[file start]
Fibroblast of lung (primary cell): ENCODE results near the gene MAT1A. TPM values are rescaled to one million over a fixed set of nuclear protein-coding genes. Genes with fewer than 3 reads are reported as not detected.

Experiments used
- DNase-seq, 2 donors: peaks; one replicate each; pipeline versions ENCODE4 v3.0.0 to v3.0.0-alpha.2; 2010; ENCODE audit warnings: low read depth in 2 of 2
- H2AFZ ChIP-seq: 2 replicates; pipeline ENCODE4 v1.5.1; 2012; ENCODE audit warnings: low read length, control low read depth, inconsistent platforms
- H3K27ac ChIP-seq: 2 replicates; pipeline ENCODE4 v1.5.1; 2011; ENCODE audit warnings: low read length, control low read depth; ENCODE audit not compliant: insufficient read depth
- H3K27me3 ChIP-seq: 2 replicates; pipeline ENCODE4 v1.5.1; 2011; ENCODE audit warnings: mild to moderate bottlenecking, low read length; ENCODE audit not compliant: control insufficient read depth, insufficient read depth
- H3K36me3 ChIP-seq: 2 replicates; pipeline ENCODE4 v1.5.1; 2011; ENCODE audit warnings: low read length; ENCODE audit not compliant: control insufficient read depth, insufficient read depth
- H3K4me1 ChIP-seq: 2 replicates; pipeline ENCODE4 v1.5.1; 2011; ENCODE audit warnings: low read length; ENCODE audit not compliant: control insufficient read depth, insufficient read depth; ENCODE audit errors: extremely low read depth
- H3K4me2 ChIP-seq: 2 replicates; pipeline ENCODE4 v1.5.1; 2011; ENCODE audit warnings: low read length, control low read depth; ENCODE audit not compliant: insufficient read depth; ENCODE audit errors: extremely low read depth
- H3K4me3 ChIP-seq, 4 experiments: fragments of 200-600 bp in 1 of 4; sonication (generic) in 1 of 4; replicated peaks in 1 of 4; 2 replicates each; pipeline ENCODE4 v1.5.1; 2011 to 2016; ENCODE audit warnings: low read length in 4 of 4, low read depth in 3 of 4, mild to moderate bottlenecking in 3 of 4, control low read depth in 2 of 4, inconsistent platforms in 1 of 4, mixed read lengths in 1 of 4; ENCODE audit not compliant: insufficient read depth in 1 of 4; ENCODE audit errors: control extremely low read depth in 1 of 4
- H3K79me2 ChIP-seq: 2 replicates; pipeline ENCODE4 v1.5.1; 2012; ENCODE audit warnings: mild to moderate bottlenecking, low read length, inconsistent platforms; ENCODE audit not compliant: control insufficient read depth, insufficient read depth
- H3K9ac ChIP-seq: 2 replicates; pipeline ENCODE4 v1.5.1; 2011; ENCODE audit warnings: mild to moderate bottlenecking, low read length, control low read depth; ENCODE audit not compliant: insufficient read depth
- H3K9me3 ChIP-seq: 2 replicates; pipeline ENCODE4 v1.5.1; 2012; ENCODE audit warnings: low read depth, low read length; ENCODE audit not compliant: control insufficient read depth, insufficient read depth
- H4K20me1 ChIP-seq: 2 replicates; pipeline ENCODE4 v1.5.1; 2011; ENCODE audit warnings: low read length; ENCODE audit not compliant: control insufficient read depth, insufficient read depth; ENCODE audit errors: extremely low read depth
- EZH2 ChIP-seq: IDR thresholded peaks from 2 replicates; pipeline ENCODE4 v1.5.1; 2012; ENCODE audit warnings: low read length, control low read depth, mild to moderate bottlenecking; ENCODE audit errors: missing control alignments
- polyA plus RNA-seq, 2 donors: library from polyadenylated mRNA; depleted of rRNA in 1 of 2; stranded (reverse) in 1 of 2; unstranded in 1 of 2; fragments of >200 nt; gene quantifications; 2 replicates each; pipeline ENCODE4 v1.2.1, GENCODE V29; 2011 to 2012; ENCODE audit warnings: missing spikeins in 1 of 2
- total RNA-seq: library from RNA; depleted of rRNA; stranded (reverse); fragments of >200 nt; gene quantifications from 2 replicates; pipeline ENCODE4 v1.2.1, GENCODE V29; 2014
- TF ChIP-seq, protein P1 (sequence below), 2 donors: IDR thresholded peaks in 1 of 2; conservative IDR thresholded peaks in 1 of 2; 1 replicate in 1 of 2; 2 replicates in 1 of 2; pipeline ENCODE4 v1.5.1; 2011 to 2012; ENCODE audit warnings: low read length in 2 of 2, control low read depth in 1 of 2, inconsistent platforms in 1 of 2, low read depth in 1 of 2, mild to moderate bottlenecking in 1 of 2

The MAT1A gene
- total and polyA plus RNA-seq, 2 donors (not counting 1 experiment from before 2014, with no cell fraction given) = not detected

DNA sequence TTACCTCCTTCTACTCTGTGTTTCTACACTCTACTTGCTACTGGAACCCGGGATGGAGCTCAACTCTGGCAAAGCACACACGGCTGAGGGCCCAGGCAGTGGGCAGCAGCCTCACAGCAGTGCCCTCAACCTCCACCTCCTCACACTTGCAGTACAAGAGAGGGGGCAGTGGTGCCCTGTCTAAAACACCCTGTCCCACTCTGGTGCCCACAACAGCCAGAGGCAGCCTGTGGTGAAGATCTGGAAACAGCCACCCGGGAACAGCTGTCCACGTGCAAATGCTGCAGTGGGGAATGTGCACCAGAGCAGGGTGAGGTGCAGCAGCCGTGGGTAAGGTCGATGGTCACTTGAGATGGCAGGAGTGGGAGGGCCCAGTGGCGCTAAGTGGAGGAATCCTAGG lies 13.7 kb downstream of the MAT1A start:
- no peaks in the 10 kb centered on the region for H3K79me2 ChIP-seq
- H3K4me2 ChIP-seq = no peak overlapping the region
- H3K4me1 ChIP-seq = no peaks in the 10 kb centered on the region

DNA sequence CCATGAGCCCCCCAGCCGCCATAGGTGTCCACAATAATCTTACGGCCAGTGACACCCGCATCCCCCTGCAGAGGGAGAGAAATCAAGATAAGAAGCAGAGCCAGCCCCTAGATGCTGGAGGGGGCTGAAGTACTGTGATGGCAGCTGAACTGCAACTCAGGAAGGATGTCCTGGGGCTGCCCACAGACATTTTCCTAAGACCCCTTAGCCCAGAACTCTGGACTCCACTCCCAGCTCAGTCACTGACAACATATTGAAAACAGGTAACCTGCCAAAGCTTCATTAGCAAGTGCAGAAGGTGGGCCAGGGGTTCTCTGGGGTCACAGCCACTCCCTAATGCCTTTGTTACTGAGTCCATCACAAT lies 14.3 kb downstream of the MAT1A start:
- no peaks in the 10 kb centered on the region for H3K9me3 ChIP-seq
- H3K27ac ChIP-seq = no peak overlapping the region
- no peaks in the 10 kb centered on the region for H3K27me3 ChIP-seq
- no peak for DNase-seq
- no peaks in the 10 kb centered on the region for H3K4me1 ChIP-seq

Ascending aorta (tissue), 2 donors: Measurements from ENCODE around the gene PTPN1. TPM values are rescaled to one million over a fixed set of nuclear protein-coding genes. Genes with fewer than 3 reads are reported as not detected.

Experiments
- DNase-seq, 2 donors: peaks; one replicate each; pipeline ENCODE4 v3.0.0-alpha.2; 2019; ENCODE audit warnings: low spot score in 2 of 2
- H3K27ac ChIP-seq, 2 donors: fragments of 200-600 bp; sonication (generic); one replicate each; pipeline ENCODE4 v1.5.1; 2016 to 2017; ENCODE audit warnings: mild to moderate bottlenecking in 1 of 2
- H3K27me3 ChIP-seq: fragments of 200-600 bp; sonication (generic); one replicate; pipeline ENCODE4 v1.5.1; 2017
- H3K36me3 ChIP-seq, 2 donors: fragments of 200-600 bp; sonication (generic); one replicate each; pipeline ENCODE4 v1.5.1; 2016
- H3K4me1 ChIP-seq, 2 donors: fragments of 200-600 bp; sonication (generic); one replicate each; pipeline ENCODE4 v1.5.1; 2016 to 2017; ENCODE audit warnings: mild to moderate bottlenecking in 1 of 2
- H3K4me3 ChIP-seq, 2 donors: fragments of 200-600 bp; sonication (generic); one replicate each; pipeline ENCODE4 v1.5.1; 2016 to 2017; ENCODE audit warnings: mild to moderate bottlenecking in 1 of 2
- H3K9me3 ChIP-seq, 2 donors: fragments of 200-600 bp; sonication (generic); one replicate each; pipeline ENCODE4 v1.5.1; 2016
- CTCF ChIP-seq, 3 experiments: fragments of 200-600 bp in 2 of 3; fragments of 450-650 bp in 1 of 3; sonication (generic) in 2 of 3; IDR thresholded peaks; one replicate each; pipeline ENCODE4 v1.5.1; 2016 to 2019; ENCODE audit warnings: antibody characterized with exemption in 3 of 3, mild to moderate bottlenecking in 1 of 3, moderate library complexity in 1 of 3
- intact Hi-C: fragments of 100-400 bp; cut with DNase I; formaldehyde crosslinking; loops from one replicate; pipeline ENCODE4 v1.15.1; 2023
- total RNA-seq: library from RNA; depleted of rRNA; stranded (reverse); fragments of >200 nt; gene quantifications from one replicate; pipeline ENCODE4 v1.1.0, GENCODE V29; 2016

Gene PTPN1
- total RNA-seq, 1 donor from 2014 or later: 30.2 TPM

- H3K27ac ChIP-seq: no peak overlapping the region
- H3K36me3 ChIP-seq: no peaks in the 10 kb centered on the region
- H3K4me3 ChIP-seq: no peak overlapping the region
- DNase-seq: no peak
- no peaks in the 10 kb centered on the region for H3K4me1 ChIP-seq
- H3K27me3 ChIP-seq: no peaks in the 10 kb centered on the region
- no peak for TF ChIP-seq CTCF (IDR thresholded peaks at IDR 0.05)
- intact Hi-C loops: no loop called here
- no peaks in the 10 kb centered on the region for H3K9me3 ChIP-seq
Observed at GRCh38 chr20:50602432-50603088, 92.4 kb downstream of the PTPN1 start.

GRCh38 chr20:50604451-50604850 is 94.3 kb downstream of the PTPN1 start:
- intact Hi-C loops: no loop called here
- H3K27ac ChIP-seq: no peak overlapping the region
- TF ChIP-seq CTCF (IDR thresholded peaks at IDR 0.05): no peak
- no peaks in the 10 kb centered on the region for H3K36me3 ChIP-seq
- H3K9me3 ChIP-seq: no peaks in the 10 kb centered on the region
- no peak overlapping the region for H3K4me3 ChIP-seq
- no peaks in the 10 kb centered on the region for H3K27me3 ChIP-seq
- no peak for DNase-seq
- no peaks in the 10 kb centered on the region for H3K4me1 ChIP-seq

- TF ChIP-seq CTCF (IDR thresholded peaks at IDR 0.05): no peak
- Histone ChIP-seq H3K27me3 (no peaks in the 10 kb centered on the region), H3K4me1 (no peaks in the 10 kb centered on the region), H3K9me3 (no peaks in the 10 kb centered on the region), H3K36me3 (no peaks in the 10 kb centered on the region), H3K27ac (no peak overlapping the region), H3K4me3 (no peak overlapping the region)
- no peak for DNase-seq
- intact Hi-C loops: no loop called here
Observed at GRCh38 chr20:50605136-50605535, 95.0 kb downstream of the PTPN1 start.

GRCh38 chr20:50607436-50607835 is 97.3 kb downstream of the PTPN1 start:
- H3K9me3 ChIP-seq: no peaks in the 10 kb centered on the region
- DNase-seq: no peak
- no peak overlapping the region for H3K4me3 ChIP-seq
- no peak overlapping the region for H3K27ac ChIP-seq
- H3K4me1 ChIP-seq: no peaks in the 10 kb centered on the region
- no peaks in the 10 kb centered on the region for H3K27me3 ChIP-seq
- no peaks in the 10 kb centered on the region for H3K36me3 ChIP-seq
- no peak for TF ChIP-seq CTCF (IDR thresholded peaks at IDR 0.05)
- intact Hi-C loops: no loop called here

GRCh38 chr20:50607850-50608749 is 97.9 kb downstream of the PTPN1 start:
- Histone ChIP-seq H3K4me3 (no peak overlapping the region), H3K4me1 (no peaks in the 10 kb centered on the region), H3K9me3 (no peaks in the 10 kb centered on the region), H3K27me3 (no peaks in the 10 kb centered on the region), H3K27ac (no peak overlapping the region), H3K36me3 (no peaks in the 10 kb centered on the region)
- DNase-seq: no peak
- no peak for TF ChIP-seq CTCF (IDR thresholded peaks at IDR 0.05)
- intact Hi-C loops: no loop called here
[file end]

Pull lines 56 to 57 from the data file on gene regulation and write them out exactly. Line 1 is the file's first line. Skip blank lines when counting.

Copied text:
- intact Hi-C loops: no loop called here
- H3K27ac ChIP-seq: no peak overlapping the region